Think twice before you bite into a milk barfee this Diwali. It could be made of adulterated milk or milk substitutes which may do more harm than good.
"Since milk is in huge demand and in short supply thanks to the festivities, many of the local halwais (sweet shops) use milk powder and mix them with glucose, textile whitener and sulphuric acid to make milk cakes," said an official from the Delhi government requesting anonymity.
"Similarly, fermented and spurious unsold sweets, collected from sweets shops of the city, are mixed with chemicals and other substances and then fried to make sweets such as 'Doda barfi'," he explained.
The Delhi government is also conducting raids in various parts of the city to prevent milk adulteration.
"These raids are a part of our routine exercise to check any kind of adulteration in milk or milk products. This year, there haven't been many instances, but in the past, we have penalised small-time traders for unfair practices in sweet making," said Dr AK Walia, Delhi health minister.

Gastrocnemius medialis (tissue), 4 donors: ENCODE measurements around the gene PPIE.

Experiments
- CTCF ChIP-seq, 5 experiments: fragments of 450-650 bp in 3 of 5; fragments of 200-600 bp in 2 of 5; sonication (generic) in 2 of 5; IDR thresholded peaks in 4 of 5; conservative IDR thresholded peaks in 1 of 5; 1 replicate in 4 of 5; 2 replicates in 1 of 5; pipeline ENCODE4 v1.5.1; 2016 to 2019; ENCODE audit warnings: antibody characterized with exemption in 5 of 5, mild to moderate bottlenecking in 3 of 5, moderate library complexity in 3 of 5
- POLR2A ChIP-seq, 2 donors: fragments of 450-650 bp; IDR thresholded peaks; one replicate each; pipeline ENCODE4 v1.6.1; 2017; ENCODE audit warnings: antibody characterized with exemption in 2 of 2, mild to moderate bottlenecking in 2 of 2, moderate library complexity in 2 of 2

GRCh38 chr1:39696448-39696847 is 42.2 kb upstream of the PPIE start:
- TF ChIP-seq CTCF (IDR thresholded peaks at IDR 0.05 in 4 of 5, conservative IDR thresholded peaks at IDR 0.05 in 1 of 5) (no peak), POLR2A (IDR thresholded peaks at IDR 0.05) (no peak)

"Last year, I bought two kilograms of ras malai for my family. When we opened it by the evening, the milk had split. It was such a mood spoiler, " said Nupur Satnam, who lives in Green Park.
Lajpat Nagar resident Kalayani Kamra had a similar experience with Khoya Barfi.
"I bought five kilograms for consumption at home from this big sweet shop in my area. I felt so embarrassed when a relative said that she could feel the taste of sugar crystals and milk powder granules in the barfee, and that I had not prepared the sweet well," she said.
"Next day, when I went to complain, the sweetmaker said that maintaining quality during festivities wasn't possible.
He, however, denied the use of powdered milk," she said.
To avoid stomach upsets and nausea, it best to eat home cooked sweets or just satiate your desire with a fistful of dry fruits or fresh fruits, which are nutritious, healthy and safe.